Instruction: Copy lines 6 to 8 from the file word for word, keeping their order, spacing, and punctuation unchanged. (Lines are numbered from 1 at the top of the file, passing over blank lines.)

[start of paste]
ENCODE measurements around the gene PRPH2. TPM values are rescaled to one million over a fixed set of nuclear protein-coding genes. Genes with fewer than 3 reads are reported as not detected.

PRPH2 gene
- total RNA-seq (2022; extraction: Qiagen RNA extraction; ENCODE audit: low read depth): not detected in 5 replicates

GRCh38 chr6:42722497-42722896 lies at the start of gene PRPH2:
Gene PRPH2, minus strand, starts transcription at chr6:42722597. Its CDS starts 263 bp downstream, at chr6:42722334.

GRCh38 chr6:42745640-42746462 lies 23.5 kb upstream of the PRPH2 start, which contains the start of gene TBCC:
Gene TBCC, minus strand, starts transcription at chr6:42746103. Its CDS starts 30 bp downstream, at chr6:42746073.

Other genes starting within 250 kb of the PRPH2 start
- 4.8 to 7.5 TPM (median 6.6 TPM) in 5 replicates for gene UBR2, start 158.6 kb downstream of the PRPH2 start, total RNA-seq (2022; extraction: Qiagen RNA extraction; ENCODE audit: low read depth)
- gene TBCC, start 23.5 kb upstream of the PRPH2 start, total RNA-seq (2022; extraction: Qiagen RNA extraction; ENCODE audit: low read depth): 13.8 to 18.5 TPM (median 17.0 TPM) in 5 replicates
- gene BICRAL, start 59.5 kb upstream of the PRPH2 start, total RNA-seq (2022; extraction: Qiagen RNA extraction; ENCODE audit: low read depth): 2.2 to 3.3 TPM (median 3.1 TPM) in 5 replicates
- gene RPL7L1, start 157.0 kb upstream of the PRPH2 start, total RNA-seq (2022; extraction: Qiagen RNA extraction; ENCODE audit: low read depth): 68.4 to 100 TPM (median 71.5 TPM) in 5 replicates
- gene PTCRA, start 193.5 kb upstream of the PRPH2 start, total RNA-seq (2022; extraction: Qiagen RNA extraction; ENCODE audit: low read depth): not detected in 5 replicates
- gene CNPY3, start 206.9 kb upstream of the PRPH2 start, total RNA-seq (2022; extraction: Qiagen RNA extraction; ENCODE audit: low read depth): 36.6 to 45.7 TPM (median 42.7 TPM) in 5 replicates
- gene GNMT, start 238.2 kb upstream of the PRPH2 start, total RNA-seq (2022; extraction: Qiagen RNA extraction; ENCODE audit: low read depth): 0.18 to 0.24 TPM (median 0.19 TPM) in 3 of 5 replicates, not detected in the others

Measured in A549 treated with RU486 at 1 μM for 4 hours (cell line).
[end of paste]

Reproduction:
GRCh38 chr6:42745640-42746462 lies 23.5 kb upstream of the PRPH2 start, which contains the start of gene TBCC:
Gene TBCC, minus strand, starts transcription at chr6:42746103. Its CDS starts 30 bp downstream, at chr6:42746073.

Other genes starting within 250 kb of the PRPH2 start